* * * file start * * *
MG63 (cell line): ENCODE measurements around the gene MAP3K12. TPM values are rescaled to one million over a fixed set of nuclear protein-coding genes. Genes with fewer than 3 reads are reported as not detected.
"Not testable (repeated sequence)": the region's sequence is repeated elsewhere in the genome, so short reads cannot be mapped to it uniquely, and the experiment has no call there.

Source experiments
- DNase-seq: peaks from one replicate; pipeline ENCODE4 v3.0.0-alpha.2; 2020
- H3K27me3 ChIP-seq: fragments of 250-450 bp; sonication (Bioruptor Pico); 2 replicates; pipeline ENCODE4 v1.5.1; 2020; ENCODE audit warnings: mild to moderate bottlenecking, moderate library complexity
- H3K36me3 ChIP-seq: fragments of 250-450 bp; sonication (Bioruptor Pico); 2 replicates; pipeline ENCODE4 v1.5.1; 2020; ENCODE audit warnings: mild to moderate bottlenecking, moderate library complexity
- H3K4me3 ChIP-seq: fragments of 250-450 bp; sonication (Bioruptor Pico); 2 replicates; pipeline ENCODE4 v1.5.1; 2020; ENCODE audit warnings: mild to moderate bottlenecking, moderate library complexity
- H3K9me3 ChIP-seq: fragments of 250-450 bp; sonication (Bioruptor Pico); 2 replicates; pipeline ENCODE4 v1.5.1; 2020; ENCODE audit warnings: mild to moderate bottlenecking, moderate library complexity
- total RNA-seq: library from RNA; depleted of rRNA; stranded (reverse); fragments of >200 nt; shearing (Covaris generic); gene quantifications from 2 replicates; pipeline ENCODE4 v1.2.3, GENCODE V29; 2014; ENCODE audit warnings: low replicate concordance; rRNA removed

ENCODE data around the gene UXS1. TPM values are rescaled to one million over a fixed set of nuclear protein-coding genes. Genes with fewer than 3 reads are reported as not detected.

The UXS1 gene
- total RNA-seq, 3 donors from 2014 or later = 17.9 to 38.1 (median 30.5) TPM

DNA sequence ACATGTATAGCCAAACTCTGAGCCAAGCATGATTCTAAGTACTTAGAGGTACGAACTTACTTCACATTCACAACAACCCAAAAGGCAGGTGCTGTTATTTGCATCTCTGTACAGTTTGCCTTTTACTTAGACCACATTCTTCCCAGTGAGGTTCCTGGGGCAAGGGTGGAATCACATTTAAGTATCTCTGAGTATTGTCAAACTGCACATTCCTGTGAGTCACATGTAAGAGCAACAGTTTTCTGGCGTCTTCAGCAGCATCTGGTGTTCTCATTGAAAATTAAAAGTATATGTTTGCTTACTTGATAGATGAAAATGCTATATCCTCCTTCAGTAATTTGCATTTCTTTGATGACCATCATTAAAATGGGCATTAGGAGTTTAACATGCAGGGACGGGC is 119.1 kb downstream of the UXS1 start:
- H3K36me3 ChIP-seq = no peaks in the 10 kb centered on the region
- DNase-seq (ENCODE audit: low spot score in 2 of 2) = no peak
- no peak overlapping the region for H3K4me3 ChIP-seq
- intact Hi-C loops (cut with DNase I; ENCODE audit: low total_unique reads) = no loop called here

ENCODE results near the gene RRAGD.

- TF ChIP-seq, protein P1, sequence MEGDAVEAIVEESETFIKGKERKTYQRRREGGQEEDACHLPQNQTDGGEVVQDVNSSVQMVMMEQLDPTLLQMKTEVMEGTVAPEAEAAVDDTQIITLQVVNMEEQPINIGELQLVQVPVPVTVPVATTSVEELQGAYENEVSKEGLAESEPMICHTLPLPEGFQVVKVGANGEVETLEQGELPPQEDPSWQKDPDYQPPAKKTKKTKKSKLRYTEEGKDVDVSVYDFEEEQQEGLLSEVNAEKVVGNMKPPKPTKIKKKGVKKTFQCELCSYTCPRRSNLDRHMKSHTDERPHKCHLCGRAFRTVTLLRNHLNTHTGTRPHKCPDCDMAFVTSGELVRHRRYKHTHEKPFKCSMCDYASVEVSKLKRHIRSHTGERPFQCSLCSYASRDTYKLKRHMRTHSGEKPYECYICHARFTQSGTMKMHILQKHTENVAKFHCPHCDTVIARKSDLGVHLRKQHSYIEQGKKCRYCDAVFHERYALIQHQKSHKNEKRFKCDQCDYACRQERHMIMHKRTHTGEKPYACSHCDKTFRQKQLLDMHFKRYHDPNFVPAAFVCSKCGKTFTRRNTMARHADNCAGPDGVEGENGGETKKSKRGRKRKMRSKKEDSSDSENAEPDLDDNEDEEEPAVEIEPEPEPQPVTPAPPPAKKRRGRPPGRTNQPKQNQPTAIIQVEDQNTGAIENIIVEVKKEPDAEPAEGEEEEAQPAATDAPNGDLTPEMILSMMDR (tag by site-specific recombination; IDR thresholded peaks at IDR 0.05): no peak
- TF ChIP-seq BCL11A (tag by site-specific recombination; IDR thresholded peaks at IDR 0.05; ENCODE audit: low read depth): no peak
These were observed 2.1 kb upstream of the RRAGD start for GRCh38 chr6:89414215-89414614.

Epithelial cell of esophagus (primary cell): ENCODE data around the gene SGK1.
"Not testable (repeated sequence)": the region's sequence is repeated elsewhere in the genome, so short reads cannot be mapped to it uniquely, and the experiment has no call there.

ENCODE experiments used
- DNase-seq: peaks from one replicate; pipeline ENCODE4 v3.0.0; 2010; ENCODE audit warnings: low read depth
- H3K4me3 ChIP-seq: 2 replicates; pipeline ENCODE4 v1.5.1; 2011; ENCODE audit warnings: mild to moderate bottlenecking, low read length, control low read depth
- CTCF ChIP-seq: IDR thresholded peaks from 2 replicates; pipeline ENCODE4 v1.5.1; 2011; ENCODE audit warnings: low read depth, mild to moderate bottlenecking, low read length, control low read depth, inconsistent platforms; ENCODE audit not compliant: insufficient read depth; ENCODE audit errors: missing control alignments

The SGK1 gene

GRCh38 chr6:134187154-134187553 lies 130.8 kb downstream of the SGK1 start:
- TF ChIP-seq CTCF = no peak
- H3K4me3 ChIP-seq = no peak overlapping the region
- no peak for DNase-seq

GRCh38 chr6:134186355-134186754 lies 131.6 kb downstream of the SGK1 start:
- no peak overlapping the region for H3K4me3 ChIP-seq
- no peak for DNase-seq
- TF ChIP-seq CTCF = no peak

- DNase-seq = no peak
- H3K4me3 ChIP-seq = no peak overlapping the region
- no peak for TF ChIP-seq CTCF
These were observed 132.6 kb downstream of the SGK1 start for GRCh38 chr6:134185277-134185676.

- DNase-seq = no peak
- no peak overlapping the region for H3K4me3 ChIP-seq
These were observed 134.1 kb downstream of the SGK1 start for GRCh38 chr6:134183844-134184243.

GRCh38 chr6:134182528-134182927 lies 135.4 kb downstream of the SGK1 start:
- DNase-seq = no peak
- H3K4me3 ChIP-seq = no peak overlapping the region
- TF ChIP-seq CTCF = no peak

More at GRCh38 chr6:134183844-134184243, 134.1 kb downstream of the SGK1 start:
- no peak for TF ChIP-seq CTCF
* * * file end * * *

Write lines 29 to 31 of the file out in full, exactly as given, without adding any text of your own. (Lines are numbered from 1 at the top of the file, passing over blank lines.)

GRCh38 chr6:134187154-134187553 lies 130.8 kb downstream of the SGK1 start:
- TF ChIP-seq CTCF = no peak
- H3K4me3 ChIP-seq = no peak overlapping the region